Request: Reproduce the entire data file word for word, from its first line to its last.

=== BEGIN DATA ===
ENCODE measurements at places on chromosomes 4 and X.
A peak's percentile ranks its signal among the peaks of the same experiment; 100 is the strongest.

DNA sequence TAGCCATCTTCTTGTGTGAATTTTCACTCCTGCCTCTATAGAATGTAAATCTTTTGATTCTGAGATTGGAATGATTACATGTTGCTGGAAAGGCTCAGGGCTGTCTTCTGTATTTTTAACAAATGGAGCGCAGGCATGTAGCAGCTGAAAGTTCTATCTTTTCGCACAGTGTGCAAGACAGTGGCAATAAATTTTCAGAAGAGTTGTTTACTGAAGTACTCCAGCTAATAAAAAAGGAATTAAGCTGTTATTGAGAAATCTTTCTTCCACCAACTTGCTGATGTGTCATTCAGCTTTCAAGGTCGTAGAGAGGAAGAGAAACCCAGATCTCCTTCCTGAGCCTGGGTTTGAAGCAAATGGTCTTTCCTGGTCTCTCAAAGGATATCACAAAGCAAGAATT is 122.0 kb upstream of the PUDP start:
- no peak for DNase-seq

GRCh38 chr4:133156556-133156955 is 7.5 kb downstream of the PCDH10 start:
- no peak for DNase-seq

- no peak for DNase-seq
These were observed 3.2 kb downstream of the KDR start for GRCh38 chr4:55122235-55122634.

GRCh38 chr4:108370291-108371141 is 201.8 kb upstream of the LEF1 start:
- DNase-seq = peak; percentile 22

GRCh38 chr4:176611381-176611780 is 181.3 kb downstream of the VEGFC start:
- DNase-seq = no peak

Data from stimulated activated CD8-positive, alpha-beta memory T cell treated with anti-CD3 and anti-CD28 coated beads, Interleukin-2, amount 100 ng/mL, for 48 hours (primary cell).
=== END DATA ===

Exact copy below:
ENCODE measurements at places on chromosomes 4 and X.
A peak's percentile ranks its signal among the peaks of the same experiment; 100 is the strongest.

DNA sequence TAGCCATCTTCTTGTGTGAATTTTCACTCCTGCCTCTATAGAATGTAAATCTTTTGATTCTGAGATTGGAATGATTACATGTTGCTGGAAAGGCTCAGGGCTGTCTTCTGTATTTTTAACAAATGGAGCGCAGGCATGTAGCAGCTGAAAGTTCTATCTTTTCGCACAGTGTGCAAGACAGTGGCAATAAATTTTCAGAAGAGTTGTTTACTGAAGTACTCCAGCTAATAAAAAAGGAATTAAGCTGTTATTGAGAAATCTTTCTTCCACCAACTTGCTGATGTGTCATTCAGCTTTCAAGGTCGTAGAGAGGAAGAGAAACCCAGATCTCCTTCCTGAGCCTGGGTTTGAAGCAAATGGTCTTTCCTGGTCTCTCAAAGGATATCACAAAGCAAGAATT is 122.0 kb upstream of the PUDP start:
- no peak for DNase-seq

GRCh38 chr4:133156556-133156955 is 7.5 kb downstream of the PCDH10 start:
- no peak for DNase-seq

- no peak for DNase-seq
These were observed 3.2 kb downstream of the KDR start for GRCh38 chr4:55122235-55122634.

GRCh38 chr4:108370291-108371141 is 201.8 kb upstream of the LEF1 start:
- DNase-seq = peak; percentile 22

GRCh38 chr4:176611381-176611780 is 181.3 kb downstream of the VEGFC start:
- DNase-seq = no peak

Data from stimulated activated CD8-positive, alpha-beta memory T cell treated with anti-CD3 and anti-CD28 coated beads, Interleukin-2, amount 100 ng/mL, for 48 hours (primary cell).